2. Smith to announce that he will now pursue his desire for a Labour Government by serving under Corbyn and to make it clear that he fully accepts the result

  3. All those who left the Shadow Team to do the same as Smith 

  4. Everyone in the Labour Party up and down the country to seek out the common ground with those who opposed them 

  5. Everyone to stop the insults (each side thinks the other side is worse and this applies to mainstream media as well as social media and elsewhere)

  6. Target the Tories morning, noon and night. 

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commented 2016-08-14 11:52:54 +0100
Pre scripted hockhum, there will be an equally scripted one with Owen soon. No real feet to the flames here as there won’t be in the Owen one. He recognises his and the party’s lack of popularity since he was elected but refuses to take responsibility as it is the MP’s fault even though lots of them where in his cabinet while the polls sagged. There was much more anti briefing in the Conservatives most of the time, popycock. A man who will not take responsibility cannot be trusted to fix the problem.

This is much more interesting in the same paper, there is no conclusion as it is a debate but both sides put their views eloquently and avoid sound bytes. Again it is a battle between idealism and pragmatism. You end up respecting both of them.

commented 2016-08-14 09:20:49 +0100
Amazing! The Observer coming out with front page and more inside of straightforward Corbyn stuff!! No mealy mouthed digs and snide comments!! Could this be a turning point? Are they making a pitch for student readers? It certainly feels like the start of a new term! Good luck to them.
Everybody should read this, and more inside the paper:
commented 2016-08-13 18:42:50 +0100
“I do not think we have 4 years to sort out the mess, bookies are giving 2:1 on next year.”

But we can’t have major political issues, the democratic process itself, deferring to bookmakers odds on the timing or the outcome.
Politicians are supposed to be leaders – not just timidly following every will o the wisp, least of all Ladbrokes!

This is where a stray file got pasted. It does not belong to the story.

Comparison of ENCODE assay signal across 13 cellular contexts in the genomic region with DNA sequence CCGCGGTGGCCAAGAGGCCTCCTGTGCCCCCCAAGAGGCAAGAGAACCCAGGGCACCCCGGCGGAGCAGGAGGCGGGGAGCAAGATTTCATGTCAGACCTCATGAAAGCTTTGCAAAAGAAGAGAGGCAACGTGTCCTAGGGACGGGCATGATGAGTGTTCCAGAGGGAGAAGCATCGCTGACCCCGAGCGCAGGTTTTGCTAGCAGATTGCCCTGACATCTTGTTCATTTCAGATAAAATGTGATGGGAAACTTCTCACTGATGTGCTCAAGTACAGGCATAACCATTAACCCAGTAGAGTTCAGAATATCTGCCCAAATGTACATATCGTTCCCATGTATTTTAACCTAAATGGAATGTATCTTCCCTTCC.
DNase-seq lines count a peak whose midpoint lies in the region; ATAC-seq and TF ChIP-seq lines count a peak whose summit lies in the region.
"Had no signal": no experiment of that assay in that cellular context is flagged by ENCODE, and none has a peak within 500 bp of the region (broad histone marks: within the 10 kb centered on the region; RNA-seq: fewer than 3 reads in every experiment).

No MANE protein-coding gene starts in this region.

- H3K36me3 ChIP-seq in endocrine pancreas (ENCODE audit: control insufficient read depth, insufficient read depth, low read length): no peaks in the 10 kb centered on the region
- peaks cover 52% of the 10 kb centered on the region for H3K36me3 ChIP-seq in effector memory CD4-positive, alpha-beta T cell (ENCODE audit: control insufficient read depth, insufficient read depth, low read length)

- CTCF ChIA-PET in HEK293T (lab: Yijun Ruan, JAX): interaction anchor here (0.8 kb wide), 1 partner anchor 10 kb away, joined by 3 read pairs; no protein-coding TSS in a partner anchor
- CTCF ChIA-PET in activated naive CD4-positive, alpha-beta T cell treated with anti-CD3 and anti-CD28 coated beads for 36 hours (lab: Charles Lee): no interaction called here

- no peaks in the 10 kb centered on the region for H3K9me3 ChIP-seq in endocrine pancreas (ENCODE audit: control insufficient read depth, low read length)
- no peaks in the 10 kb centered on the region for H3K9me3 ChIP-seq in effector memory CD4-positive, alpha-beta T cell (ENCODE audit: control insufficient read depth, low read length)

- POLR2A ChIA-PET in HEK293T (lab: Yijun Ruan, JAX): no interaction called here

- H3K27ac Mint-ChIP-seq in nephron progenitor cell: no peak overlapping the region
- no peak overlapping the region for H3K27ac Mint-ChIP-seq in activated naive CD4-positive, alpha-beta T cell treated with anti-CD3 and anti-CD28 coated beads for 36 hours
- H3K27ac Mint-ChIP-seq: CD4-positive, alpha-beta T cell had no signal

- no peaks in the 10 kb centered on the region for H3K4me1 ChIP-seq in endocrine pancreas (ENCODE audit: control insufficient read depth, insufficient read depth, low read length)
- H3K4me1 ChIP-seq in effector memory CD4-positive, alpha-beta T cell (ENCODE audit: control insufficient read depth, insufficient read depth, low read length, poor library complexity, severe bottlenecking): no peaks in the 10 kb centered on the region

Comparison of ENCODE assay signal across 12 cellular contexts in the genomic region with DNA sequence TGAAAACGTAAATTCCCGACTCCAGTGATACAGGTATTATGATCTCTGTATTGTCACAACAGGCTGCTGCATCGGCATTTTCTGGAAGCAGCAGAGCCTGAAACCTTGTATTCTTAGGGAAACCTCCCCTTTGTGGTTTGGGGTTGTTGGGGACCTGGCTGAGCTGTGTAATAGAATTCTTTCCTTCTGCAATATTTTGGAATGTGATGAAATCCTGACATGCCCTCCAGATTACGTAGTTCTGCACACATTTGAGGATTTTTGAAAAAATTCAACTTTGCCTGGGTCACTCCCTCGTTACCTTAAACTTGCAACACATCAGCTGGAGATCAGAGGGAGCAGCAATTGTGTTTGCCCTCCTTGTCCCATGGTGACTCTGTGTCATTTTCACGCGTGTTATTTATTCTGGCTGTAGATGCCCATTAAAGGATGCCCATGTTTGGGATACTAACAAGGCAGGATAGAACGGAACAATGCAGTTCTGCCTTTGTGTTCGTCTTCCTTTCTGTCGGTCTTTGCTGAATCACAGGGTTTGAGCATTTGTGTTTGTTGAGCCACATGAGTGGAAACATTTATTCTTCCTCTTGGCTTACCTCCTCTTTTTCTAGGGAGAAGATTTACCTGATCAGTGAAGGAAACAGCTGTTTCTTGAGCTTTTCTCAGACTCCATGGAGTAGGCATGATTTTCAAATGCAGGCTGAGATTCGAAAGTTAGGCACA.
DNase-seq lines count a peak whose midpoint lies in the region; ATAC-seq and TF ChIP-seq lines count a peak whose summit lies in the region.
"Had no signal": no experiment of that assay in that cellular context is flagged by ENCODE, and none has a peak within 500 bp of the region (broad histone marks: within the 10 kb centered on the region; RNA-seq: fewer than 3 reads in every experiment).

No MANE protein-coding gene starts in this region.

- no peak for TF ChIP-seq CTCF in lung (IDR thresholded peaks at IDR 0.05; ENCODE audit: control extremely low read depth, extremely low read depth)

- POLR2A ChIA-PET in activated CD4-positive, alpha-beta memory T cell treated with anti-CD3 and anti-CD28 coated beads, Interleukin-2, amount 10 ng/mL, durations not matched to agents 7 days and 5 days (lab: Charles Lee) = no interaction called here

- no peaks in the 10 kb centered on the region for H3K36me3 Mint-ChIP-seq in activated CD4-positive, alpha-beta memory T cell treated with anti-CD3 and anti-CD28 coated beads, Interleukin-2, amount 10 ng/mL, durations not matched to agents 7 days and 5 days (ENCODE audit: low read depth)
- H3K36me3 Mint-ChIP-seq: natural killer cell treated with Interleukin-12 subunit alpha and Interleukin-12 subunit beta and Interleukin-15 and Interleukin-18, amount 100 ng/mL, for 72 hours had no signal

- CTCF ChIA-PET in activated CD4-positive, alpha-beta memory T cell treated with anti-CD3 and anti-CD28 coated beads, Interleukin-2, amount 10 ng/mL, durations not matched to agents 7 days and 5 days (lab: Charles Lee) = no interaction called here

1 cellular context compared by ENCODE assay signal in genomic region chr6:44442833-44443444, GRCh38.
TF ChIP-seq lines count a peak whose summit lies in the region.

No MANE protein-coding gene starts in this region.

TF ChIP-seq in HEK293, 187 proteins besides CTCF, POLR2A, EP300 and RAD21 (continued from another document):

“Of course we know that when the PLP took the no confidence vote they believed it could well be this October against Boris.”

And they were wrong. Guesswork. They made a big mistake – another will o the wisp, or did they do their research in the Racing Times?
Trying to impose Owen Smith on us doesn’t make it any better – it could be four years of Smith leading us nowhere! Or more likely round in circles as he tries to position himself according to the odds offered at the bookies.

Once again – I don’t hold Corbyn responsible for Brexit – why pick on him out of the huge array of campaigners both for and against? Even Angela Eagle said he worked his socks off for remain.

The PLP needs to get itself solidly behind Corbyn, as have the members, and turn its back on the current fiasco.
commented 2016-08-13 17:15:54 +0100

I do not think we have 4 years to sort out the mess, bookies are giving 2:1 on next year. Of course we know that when the PLP took the no confidence vote they believed it could well be this October against Boris. That’s what influenced it not Andy’s stated view on Thursday about the Blairite clique, an accusation that like most spin has a kernel of truth but is way off the whole truth. There is little doubt on the poll predictions a lot of them would have lost their seats. Add to that Jeremy’s poor campaigning on the referendum (I think we all have finally accepted that after Will Straws clear evidence) and their well publicised collective disappointment in his performance then it was the right thing to do. They clearly had the democratic mandate to do it as they were elected by nearly half of the total labour vote. Jeremy should have resigned but showed his focus on his interests which has been the hallmark of his career. Voting not to achieve anything but just to express his view, no team sense.

Now it is a 50:50 chance it will be next year against Theresa and the statistical evidence remains against Jeremy. The flat graph of his approval rating gives no hint of actions or events that can change it (a graph that does not change has huge significance). I think 69 of the 72 polls since his election show the party is static in a losing position.